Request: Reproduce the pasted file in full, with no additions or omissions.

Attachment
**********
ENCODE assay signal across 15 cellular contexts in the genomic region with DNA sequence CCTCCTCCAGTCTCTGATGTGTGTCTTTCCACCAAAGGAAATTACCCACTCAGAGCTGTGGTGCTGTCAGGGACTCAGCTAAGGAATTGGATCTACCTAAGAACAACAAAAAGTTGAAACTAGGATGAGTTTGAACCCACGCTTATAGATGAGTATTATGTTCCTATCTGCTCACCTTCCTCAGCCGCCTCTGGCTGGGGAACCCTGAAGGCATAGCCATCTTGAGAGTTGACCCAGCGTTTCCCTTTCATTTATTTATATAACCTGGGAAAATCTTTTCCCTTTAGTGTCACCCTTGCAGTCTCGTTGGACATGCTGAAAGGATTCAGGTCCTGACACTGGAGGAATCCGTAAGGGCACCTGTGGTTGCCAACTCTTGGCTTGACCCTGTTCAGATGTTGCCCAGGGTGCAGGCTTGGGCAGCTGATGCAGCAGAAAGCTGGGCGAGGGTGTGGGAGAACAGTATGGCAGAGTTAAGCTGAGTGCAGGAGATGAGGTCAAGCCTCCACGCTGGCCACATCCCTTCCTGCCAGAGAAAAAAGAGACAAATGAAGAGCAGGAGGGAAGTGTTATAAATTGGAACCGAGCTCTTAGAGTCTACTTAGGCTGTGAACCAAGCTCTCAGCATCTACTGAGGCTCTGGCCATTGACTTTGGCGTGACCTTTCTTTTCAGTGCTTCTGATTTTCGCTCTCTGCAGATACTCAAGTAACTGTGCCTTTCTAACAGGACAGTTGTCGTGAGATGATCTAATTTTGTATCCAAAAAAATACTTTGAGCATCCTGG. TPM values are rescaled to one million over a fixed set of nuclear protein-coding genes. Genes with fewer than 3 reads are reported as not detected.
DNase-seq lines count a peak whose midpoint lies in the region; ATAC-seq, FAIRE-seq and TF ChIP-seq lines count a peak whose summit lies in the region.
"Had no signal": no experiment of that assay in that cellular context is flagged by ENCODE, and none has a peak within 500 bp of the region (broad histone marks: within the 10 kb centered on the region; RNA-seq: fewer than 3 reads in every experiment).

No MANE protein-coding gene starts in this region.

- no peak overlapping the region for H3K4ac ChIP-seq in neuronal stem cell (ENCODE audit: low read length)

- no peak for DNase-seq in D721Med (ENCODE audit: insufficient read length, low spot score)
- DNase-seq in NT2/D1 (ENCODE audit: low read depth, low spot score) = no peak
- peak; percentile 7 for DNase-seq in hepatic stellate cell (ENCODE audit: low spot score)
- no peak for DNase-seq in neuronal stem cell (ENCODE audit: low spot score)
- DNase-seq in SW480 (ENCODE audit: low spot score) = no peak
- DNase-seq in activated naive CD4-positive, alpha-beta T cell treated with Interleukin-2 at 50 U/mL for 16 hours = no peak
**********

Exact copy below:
ENCODE assay signal across 15 cellular contexts in the genomic region with DNA sequence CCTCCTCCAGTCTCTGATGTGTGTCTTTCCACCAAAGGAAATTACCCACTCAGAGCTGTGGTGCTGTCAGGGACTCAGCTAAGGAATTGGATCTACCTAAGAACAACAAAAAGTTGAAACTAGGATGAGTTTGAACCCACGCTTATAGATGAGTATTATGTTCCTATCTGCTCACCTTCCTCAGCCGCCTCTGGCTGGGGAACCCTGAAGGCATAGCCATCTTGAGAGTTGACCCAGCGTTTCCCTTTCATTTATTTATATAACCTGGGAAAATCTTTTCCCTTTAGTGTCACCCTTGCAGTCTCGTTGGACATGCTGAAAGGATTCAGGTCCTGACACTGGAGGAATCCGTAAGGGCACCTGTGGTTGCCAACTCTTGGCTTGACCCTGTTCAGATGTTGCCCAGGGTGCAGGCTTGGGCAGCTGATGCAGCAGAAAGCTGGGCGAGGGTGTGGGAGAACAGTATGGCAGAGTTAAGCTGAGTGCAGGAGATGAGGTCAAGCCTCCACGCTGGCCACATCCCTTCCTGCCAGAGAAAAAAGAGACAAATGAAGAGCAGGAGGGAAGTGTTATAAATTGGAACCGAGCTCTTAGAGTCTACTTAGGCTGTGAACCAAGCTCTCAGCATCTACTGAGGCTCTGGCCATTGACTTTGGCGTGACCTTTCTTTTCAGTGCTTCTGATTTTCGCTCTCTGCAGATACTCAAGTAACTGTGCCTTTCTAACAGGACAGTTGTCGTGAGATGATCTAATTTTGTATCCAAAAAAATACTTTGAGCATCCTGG. TPM values are rescaled to one million over a fixed set of nuclear protein-coding genes. Genes with fewer than 3 reads are reported as not detected.
DNase-seq lines count a peak whose midpoint lies in the region; ATAC-seq, FAIRE-seq and TF ChIP-seq lines count a peak whose summit lies in the region.
"Had no signal": no experiment of that assay in that cellular context is flagged by ENCODE, and none has a peak within 500 bp of the region (broad histone marks: within the 10 kb centered on the region; RNA-seq: fewer than 3 reads in every experiment).

No MANE protein-coding gene starts in this region.

- no peak overlapping the region for H3K4ac ChIP-seq in neuronal stem cell (ENCODE audit: low read length)

- no peak for DNase-seq in D721Med (ENCODE audit: insufficient read length, low spot score)
- DNase-seq in NT2/D1 (ENCODE audit: low read depth, low spot score) = no peak
- peak; percentile 7 for DNase-seq in hepatic stellate cell (ENCODE audit: low spot score)
- no peak for DNase-seq in neuronal stem cell (ENCODE audit: low spot score)
- DNase-seq in SW480 (ENCODE audit: low spot score) = no peak
- DNase-seq in activated naive CD4-positive, alpha-beta T cell treated with Interleukin-2 at 50 U/mL for 16 hours = no peak